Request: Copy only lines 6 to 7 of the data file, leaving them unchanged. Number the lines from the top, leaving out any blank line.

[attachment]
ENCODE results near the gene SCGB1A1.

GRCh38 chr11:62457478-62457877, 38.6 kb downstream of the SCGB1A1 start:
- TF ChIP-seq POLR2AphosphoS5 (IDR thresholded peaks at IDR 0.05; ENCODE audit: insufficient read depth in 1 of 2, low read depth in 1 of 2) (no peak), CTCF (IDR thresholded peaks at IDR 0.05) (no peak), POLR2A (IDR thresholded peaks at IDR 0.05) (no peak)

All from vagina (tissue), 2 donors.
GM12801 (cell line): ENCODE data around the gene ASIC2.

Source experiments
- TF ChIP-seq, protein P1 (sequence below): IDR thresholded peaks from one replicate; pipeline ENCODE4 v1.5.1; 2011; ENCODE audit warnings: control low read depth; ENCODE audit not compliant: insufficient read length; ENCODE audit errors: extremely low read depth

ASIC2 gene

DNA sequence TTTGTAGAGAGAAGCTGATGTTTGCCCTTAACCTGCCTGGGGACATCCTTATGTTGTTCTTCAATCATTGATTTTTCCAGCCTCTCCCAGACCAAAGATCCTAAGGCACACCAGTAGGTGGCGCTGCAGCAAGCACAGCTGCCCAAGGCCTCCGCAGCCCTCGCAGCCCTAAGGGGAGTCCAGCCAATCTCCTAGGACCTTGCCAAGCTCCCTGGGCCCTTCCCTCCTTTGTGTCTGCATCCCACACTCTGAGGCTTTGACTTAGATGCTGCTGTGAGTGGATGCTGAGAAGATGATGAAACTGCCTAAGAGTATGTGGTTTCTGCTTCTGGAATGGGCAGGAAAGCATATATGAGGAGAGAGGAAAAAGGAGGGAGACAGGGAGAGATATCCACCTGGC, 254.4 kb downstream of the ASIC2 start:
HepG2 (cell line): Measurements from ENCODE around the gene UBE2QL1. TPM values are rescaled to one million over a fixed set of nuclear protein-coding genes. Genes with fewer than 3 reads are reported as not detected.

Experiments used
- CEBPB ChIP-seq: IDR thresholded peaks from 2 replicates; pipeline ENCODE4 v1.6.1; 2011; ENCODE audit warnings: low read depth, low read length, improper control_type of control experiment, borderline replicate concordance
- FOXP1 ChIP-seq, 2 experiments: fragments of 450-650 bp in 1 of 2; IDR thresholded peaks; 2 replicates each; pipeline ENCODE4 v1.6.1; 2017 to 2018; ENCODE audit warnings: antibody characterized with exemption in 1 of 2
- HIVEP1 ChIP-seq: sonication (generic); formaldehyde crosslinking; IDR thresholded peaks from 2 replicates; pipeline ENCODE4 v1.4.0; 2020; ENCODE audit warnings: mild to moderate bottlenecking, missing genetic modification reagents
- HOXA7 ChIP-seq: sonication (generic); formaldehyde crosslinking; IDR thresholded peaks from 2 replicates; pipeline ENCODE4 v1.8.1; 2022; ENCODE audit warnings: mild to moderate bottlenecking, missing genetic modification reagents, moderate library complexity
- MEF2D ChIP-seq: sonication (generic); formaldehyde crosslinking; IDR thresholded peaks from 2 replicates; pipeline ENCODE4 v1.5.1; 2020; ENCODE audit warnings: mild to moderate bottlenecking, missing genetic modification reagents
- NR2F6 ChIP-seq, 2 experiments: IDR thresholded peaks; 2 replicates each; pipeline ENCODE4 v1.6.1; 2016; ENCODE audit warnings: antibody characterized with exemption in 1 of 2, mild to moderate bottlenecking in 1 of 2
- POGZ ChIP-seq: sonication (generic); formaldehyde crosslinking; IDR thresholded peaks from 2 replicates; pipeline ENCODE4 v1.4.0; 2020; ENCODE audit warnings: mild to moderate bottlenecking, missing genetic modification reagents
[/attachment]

Source experiments
- TF ChIP-seq, protein P1 (sequence below): IDR thresholded peaks from one replicate; pipeline ENCODE4 v1.5.1; 2011; ENCODE audit warnings: control low read depth; ENCODE audit not compliant: insufficient read length; ENCODE audit errors: extremely low read depth